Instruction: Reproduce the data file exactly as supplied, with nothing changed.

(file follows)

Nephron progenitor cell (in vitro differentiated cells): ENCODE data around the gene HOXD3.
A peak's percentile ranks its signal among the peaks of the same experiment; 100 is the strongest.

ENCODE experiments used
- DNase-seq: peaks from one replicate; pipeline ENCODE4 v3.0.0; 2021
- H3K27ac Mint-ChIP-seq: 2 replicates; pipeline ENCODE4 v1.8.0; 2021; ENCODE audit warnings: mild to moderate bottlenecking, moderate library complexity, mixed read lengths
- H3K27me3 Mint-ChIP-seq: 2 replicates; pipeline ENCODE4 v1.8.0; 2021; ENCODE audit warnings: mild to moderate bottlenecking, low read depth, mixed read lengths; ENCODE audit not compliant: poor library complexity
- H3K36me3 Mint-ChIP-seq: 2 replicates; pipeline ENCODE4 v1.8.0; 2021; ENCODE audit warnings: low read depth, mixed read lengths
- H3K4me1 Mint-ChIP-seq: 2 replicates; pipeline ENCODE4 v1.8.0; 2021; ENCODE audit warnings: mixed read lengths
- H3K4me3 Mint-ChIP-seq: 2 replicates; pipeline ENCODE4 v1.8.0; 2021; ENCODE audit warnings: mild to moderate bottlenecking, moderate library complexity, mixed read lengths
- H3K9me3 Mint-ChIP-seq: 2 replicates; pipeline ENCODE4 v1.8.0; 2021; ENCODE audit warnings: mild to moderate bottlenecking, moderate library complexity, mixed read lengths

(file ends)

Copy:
Nephron progenitor cell (in vitro differentiated cells): ENCODE data around the gene HOXD3.
A peak's percentile ranks its signal among the peaks of the same experiment; 100 is the strongest.

ENCODE experiments used
- DNase-seq: peaks from one replicate; pipeline ENCODE4 v3.0.0; 2021
- H3K27ac Mint-ChIP-seq: 2 replicates; pipeline ENCODE4 v1.8.0; 2021; ENCODE audit warnings: mild to moderate bottlenecking, moderate library complexity, mixed read lengths
- H3K27me3 Mint-ChIP-seq: 2 replicates; pipeline ENCODE4 v1.8.0; 2021; ENCODE audit warnings: mild to moderate bottlenecking, low read depth, mixed read lengths; ENCODE audit not compliant: poor library complexity
- H3K36me3 Mint-ChIP-seq: 2 replicates; pipeline ENCODE4 v1.8.0; 2021; ENCODE audit warnings: low read depth, mixed read lengths
- H3K4me1 Mint-ChIP-seq: 2 replicates; pipeline ENCODE4 v1.8.0; 2021; ENCODE audit warnings: mixed read lengths
- H3K4me3 Mint-ChIP-seq: 2 replicates; pipeline ENCODE4 v1.8.0; 2021; ENCODE audit warnings: mild to moderate bottlenecking, moderate library complexity, mixed read lengths
- H3K9me3 Mint-ChIP-seq: 2 replicates; pipeline ENCODE4 v1.8.0; 2021; ENCODE audit warnings: mild to moderate bottlenecking, moderate library complexity, mixed read lengths